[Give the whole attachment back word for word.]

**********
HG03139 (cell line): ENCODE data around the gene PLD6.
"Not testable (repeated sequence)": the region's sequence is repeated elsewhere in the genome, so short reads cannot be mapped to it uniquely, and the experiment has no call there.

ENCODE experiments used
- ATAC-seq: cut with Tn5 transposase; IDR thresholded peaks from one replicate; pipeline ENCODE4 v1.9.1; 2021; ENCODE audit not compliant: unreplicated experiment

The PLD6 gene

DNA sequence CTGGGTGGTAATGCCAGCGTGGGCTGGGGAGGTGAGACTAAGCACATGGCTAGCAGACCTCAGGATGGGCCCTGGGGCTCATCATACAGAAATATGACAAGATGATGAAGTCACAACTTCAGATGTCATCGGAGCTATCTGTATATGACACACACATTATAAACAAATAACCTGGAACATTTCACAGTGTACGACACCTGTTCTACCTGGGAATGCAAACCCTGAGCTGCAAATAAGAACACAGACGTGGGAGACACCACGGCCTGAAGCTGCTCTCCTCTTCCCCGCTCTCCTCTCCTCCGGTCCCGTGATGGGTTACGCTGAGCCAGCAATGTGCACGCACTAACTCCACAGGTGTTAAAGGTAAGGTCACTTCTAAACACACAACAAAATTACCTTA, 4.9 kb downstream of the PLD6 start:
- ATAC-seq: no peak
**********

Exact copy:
HG03139 (cell line): ENCODE data around the gene PLD6.
"Not testable (repeated sequence)": the region's sequence is repeated elsewhere in the genome, so short reads cannot be mapped to it uniquely, and the experiment has no call there.

ENCODE experiments used
- ATAC-seq: cut with Tn5 transposase; IDR thresholded peaks from one replicate; pipeline ENCODE4 v1.9.1; 2021; ENCODE audit not compliant: unreplicated experiment

The PLD6 gene

DNA sequence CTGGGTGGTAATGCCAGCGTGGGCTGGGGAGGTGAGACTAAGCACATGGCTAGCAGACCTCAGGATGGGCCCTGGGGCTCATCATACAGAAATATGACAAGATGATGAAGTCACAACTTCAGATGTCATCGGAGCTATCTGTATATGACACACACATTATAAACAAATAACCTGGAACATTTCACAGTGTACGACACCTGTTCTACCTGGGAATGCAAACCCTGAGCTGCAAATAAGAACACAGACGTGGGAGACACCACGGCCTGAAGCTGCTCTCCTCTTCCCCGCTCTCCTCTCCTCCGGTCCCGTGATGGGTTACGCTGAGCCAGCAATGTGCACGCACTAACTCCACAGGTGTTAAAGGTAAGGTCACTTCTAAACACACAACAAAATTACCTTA, 4.9 kb downstream of the PLD6 start:
- ATAC-seq: no peak